Three Questions for Robin Dunbar
The British anthropologist’s pioneering research on human social behavior has shaped business theory, military planning, and social-network design.
1. You famously posited that humans have the cognitive capacity to maintain about 150 stable social relationships. How have tools such as Facebook changed our capacity to handle social connections?
Apparently not at all. It is important to remember that the 150 is just one layer in a series of layers of acquaintanceship within which we sit. Beyond the 150 are at least two further layers (one at 500 and one at 1,500), which correspond to acquaintances (people we have a nodding acquaintance with) and faces we recognize.
All that seems to be happening when people add more than 150 friends on Facebook is that they simply dip into these normal higher layers. If you like, Facebook has muddied the waters by calling them all friends, but really they are not.
This isn’t to say that social-networking services don’t serve a useful function in facilitating our interactions with our “friends,” but what they don’t seem to do is allow us to increase the number of true friends.
2. Does this “Dunbar number” limit how much Facebook can grow and what it can do?
I think its only practical effect is a PR one: you can’t sell Facebook as a way of widening your social circle. This isn’t to say this cannot possibly happen, but rather that it only happens very rarely—and it probably still requires you to get together in person to really create and cement the relationship. Facebook’s functionality seems to lie in its capacity to enable us to maintain friendships through time and over long distances where relationships would normally decay rapidly.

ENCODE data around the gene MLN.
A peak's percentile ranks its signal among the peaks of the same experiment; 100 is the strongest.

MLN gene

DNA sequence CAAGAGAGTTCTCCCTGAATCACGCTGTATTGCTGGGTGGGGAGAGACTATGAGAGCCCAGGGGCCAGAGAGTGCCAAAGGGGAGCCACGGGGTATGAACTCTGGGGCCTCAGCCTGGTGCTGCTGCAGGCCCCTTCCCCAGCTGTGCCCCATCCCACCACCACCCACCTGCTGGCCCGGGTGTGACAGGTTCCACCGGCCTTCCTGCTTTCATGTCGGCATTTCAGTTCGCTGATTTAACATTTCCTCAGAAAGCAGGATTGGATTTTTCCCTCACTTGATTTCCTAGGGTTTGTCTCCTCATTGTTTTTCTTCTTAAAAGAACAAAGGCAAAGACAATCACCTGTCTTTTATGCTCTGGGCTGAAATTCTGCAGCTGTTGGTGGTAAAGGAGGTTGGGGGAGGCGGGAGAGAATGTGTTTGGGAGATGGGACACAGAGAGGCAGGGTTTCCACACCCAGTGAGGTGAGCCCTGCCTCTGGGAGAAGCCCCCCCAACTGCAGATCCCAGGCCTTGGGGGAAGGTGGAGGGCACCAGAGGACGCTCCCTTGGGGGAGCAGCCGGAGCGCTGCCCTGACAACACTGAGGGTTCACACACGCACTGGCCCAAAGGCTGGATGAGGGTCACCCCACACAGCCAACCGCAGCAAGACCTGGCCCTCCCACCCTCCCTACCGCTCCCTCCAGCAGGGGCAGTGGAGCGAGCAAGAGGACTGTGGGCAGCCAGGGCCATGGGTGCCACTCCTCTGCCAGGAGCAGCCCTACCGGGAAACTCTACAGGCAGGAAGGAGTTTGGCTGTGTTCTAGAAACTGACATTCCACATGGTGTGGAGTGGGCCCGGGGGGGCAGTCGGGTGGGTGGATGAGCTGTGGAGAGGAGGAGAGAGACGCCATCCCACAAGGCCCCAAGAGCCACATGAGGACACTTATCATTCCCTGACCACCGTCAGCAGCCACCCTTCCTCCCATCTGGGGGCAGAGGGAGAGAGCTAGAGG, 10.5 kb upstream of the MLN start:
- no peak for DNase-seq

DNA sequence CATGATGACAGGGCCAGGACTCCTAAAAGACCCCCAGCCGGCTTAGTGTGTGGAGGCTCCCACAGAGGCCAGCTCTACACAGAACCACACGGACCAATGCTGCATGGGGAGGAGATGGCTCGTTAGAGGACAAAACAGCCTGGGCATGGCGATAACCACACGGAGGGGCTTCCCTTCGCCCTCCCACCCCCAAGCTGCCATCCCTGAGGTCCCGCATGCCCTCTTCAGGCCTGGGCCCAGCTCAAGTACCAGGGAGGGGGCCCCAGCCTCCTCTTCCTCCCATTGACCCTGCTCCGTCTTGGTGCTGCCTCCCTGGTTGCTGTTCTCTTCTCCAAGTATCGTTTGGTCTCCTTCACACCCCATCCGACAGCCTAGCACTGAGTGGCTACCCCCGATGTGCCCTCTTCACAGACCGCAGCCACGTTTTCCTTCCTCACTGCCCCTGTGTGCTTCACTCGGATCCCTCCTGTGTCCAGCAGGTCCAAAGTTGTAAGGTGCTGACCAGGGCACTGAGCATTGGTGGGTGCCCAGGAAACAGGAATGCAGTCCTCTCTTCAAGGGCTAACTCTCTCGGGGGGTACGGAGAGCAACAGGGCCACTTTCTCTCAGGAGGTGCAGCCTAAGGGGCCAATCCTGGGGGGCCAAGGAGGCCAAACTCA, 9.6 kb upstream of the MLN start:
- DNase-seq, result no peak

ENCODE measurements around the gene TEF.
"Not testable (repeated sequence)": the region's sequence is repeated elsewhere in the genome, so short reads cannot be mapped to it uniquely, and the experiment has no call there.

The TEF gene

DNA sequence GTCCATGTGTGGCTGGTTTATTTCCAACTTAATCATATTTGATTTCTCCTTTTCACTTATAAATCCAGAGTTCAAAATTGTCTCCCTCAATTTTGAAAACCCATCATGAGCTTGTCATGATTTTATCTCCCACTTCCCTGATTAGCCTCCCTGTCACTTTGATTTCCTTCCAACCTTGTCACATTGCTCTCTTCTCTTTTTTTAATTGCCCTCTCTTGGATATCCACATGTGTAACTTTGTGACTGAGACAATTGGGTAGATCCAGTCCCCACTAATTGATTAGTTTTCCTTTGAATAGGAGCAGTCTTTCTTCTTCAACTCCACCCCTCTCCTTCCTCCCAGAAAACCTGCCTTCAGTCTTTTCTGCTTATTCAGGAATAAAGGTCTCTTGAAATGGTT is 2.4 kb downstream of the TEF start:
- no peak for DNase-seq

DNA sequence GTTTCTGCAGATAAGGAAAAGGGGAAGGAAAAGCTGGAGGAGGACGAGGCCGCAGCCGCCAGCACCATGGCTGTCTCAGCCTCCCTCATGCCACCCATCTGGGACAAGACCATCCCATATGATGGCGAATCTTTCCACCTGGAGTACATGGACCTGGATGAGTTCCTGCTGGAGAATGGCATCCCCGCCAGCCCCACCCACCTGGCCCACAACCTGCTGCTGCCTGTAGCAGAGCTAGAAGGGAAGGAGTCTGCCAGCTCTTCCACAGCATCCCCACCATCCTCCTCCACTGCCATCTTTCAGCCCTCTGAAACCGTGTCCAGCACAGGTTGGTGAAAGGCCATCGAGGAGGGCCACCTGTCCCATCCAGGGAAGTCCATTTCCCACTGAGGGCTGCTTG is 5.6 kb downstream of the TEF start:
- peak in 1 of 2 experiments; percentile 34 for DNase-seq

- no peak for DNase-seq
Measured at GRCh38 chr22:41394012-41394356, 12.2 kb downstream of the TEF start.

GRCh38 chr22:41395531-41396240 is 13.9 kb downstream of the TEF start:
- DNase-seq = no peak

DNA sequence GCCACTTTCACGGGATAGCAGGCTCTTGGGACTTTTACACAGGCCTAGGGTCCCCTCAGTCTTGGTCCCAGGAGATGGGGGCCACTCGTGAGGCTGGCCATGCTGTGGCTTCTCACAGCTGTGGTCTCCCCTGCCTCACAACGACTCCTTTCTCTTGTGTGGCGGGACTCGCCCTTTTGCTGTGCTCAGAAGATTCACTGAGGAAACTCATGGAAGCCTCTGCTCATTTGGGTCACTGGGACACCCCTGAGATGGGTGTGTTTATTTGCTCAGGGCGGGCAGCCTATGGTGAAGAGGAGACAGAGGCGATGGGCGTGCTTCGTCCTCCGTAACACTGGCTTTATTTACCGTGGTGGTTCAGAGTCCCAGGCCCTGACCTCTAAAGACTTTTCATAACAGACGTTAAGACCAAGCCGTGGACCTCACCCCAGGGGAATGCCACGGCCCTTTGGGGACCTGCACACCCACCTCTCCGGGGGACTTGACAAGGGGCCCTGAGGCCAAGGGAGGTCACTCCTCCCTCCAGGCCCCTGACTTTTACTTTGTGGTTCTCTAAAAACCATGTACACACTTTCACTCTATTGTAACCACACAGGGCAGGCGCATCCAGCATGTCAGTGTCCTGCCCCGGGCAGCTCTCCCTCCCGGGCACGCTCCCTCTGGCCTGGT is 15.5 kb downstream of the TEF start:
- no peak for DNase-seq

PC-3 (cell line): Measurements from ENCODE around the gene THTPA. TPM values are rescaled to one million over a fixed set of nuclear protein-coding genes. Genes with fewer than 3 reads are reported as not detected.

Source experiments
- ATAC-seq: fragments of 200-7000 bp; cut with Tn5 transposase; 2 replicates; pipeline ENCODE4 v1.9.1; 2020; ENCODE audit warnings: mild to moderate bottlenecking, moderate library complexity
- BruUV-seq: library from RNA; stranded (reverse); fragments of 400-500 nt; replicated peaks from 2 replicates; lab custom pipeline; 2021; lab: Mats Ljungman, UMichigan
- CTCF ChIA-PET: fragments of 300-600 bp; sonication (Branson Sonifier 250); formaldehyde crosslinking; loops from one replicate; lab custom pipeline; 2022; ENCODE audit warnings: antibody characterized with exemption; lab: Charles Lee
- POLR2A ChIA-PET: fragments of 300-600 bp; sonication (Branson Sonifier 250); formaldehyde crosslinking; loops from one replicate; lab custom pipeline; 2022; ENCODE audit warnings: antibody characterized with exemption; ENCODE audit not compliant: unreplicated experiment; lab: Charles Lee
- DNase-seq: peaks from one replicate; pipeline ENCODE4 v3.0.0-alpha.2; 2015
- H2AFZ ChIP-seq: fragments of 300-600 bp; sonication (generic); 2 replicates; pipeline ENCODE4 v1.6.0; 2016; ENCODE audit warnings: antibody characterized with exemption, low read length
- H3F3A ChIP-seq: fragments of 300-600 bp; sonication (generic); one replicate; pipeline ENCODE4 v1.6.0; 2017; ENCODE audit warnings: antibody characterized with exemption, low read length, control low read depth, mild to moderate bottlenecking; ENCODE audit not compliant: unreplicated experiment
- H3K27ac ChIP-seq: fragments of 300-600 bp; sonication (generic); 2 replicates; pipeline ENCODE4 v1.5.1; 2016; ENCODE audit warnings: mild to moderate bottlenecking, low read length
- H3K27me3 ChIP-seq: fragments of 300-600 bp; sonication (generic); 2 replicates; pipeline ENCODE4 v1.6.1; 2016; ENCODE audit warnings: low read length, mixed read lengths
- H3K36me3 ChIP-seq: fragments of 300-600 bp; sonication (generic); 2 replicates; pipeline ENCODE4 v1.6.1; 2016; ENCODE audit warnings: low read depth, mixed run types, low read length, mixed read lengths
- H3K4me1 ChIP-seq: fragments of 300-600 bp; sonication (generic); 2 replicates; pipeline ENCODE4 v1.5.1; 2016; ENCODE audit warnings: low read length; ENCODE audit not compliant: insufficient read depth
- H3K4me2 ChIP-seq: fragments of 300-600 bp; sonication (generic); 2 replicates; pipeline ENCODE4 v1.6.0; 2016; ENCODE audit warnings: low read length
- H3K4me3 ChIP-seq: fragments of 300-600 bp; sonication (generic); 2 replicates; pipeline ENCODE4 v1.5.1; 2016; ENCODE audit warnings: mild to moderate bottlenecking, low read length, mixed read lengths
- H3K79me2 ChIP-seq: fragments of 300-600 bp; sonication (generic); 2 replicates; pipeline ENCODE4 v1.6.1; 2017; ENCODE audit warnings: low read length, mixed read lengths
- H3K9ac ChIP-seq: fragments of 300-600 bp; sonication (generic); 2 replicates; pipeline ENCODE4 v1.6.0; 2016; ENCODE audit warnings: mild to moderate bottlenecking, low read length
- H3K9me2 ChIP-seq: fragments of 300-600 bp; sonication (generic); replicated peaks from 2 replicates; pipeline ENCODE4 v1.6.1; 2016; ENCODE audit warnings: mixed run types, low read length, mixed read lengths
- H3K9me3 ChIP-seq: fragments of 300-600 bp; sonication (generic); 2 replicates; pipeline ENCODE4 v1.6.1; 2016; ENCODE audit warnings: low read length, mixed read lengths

3. How do social-networking tools shape offline social behavior? Could there be negative consequences that we haven’t anticipated?
It’s hard to say, because social networks haven’t been around long enough. But there are two possibilities. One is that time spent on Facebook maintaining old friendships is time that can’t be spent creating new ones. Since friends exist to be shoulders to cry on (metaphorically speaking!) and shoulders that are physically remote aren’t much use for crying on, this might not be ideal. The other is perhaps more serious. The skills that allow us to manage our complex social world are partly learned through experience. If your social experience is largely online (as is becoming increasingly the case with children), then you may not be learning these social skills as well as you need to—that is, if the real learning of things such as negotiation has to be done face-to-face.
Become an MIT Technology Review Insider for in-depth analysis and unparalleled perspective.Subscribe today